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Some one please help me with this question. I am getting -10.5 as the wrong final answer.I found the formula in the following slide.Since the result was coming out in complex number i got its modulus.That is how i ended up with a 10.5 (2 * 5.25).

  • \$\begingroup\$ What is your working? \$\endgroup\$
    – Bradman175
    Dec 8 '16 at 11:20
  • \$\begingroup\$ As you're getting an answer, how are you getting that? The more information you give us, the more likely we are to help you. \$\endgroup\$
    – Puffafish
    Dec 8 '16 at 11:29
  • \$\begingroup\$ Your answer should be 5.25 volts - it's asking for amplitude and therefore you don't need the minus sign even though it is an inverting amplifier. \$\endgroup\$
    – Andy aka
    Dec 8 '16 at 11:34
  • \$\begingroup\$ Why should it be 5.25? @Andyaka \$\endgroup\$ Dec 8 '16 at 11:39
  • 1
    \$\begingroup\$ Ahh now there's a question but first, what is the answer that you believe to be correct (in case it is wrong or mine is wrong) and how did you get to 10.5 as the amplitude? You need to explain that last bit in your question so please edit it. \$\endgroup\$
    – Andy aka
    Dec 8 '16 at 11:42

For reference and in case the question gets changed, here is your circuit:

You say Rf = 10 kΩ, R1 = 1.5 kΩ, and C = 100 nF.

Right away, you should see that this circuit has two parts that can be analyzed separately. From the left end of R1 to Vo is just a ordinary inverting amplifier. It's gain is Rf/R1 = 6.7.

Looking into the left end of R1, it should be obvious (from understanding this kind of basic inverting amplifier) that the impedance seen will be just R1. Therefore we now have a high pass R-C filter with 100 nF and 1.5 kΩ. Whatever that does to the input signal will be multiplied by the 6.7 we determined previously.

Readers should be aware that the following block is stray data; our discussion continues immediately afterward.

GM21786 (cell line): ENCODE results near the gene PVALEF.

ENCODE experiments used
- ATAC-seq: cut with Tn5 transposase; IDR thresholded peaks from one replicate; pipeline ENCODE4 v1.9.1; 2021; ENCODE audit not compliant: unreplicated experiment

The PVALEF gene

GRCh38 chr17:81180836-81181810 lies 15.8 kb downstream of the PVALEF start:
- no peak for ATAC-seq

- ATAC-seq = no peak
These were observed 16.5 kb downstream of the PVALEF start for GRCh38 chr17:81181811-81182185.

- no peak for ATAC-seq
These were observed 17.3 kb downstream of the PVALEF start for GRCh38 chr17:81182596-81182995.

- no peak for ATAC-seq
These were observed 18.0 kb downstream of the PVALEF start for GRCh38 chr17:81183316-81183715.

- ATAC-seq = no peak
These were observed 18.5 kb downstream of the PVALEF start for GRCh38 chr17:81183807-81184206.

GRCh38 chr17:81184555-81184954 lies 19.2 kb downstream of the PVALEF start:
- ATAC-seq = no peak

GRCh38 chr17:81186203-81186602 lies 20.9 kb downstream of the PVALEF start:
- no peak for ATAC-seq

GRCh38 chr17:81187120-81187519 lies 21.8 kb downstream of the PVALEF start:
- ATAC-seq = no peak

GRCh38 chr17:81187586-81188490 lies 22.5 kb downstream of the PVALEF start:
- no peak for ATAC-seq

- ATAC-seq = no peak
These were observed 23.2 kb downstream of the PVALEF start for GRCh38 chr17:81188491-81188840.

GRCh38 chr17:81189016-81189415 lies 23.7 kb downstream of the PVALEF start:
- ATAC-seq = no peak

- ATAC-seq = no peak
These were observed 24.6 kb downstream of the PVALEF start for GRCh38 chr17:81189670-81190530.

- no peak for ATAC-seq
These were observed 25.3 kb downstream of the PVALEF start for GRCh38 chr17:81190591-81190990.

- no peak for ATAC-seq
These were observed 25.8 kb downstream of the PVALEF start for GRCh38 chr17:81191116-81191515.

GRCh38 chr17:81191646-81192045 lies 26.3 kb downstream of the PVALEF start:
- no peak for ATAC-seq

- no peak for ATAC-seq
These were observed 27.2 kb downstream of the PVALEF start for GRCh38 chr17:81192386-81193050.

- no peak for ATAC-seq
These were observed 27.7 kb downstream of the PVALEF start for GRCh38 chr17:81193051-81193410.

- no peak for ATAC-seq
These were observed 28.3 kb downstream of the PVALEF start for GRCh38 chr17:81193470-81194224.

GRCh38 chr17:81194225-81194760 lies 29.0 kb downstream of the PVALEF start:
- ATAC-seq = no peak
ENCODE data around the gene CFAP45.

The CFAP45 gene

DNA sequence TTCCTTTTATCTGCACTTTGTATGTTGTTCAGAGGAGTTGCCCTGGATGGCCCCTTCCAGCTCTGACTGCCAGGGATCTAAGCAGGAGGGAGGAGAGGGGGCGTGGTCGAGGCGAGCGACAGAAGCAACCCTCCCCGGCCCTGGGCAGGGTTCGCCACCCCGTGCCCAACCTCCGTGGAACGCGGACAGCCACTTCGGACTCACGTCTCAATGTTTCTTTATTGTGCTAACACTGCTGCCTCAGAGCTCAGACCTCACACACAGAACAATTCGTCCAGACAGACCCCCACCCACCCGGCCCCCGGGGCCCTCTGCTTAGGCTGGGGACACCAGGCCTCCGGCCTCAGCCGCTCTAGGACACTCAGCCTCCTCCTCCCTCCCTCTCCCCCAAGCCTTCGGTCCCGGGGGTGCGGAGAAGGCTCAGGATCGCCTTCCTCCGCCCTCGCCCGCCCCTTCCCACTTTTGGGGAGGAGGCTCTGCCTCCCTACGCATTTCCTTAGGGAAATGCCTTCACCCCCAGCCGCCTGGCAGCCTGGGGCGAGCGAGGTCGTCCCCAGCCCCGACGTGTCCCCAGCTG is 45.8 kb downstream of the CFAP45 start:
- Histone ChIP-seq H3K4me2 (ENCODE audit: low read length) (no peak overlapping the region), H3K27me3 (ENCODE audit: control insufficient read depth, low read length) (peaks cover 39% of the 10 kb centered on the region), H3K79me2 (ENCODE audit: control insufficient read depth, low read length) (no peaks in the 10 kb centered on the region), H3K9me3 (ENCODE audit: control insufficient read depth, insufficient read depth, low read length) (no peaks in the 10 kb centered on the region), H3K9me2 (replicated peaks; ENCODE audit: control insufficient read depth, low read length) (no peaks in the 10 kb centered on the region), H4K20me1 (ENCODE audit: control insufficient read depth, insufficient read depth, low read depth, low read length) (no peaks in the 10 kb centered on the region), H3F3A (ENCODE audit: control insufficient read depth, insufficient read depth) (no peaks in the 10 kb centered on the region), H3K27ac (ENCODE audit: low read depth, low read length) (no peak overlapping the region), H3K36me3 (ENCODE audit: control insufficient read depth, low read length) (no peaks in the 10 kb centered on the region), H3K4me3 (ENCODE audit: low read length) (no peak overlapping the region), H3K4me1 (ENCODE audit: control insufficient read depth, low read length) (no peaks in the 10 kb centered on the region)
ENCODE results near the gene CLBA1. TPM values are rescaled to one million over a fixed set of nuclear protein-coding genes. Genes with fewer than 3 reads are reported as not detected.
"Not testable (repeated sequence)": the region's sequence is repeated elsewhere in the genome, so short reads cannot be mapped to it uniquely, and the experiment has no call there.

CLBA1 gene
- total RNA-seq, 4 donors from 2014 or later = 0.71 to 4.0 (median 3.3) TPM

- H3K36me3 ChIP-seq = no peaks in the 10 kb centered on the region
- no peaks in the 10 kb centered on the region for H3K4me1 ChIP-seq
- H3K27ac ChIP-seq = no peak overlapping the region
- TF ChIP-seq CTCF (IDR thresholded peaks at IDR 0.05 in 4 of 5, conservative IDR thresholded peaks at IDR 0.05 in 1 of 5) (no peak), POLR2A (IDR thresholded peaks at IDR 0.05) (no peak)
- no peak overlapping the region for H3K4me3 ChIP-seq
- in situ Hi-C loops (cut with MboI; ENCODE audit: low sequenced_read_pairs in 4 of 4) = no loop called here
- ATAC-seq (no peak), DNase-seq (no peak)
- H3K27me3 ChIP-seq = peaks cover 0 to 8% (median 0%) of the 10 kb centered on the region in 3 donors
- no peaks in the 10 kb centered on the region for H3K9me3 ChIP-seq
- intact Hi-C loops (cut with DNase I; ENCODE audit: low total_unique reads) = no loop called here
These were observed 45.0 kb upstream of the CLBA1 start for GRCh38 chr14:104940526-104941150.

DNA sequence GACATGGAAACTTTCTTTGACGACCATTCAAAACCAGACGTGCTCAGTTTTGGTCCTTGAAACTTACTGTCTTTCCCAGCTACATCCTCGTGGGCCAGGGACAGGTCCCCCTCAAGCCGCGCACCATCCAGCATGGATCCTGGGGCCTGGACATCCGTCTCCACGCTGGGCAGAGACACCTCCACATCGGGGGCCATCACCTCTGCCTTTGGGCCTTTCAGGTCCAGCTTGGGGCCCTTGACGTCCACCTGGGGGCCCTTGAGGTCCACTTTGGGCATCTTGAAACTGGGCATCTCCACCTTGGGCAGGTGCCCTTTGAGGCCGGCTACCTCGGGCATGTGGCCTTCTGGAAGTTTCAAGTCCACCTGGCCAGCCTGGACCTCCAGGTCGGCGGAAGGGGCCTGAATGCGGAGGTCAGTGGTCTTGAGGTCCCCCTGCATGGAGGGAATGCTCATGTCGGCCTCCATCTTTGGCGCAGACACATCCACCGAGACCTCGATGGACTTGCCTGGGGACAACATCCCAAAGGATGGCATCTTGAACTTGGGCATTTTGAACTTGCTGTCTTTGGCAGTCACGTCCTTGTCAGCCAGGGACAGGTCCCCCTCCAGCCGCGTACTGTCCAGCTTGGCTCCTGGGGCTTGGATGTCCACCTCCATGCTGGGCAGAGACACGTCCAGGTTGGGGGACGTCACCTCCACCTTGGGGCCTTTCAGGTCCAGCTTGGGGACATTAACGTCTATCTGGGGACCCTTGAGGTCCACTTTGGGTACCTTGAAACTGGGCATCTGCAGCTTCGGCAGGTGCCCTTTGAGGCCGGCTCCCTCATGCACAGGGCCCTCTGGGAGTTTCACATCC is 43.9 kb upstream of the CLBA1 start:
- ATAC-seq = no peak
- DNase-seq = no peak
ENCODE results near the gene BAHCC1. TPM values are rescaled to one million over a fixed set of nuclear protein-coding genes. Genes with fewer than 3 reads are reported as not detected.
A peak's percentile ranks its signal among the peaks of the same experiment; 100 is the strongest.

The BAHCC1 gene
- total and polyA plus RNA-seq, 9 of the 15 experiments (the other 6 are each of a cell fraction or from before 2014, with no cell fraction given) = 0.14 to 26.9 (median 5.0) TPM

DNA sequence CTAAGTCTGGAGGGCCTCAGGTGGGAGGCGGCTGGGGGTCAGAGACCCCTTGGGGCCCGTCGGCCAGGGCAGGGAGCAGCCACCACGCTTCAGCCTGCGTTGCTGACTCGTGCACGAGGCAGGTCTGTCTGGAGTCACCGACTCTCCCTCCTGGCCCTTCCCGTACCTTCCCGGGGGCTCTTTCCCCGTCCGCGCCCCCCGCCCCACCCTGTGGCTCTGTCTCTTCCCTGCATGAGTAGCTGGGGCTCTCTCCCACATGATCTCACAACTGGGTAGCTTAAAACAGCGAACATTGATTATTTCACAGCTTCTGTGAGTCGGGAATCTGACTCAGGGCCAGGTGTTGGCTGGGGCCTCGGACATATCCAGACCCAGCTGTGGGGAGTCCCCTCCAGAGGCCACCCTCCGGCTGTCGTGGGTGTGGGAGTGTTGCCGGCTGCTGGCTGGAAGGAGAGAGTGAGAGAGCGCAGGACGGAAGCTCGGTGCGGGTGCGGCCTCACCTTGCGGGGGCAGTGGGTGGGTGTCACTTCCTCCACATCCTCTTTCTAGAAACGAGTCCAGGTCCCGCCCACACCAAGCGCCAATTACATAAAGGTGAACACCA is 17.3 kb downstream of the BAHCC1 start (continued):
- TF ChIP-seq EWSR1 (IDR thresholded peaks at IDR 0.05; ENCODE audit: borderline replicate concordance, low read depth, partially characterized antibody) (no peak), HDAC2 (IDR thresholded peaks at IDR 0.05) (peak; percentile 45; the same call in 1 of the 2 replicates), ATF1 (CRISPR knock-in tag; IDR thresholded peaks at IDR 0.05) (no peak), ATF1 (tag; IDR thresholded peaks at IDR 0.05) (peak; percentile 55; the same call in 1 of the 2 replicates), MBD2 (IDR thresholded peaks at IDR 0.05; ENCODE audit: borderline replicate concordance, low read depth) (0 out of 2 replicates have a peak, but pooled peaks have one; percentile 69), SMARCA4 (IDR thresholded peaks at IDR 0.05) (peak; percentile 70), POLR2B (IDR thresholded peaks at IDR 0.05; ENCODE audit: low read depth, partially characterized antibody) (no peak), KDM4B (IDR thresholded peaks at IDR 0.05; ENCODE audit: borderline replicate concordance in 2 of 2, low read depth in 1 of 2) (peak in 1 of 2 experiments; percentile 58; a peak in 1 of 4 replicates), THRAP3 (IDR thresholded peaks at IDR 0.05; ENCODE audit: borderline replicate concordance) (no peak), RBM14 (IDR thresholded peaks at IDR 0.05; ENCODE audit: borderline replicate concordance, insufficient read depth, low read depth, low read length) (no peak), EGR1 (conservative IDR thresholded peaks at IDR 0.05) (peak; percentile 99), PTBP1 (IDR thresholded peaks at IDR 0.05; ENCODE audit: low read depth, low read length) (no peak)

The rolloff frequency of the R-C high pass filter is \$1/2\pi RC\$ = 1.1 kHz. I'll leave it to you to figure out what that does to a 1.36 kHz signal.

  • \$\begingroup\$ One thing that's unclear to me: For C and R1 to form a high pass filter, shouldn't the output of the filter be the point between the C and R1? and not the point to the right of R1.. \$\endgroup\$
    – m.Alin
    Dec 8 '16 at 12:13
  • \$\begingroup\$ To clarify a bit: My concept of a filter (low-pass/high-pass) is that of a voltage divider formed by C and R, with the output between the two \$\endgroup\$
    – m.Alin
    Dec 8 '16 at 12:14
  • 1
    \$\begingroup\$ @m.Ali: It is. Look at the circuit from R1 to the right only. That's a basic amplifier. The input is the voltage at the left end of R1. As you say, that's also the output of the filter. This only works because the right side of R1 is held at ground potential, sometimes referred to as a virtual ground. \$\endgroup\$ Dec 8 '16 at 12:16
  • \$\begingroup\$ It is a 1st-order highpass filter with gain (Rf/R1). \$\endgroup\$
    – LvW
    Dec 8 '16 at 12:26

The feedback impedance divided by the input impedance is the gain magnitude of the circuit in the question.

  • Feedback impedance is 10 kohm.
  • Input impedance is \$\sqrt{X^2_C + R^2_1}\$ = \$\sqrt{1172^2 + 1500^2}\$ = 1903.6 ohms.

Gain magnitude is therefore 5.253 and output amplitude is 10.506 (and inverted).


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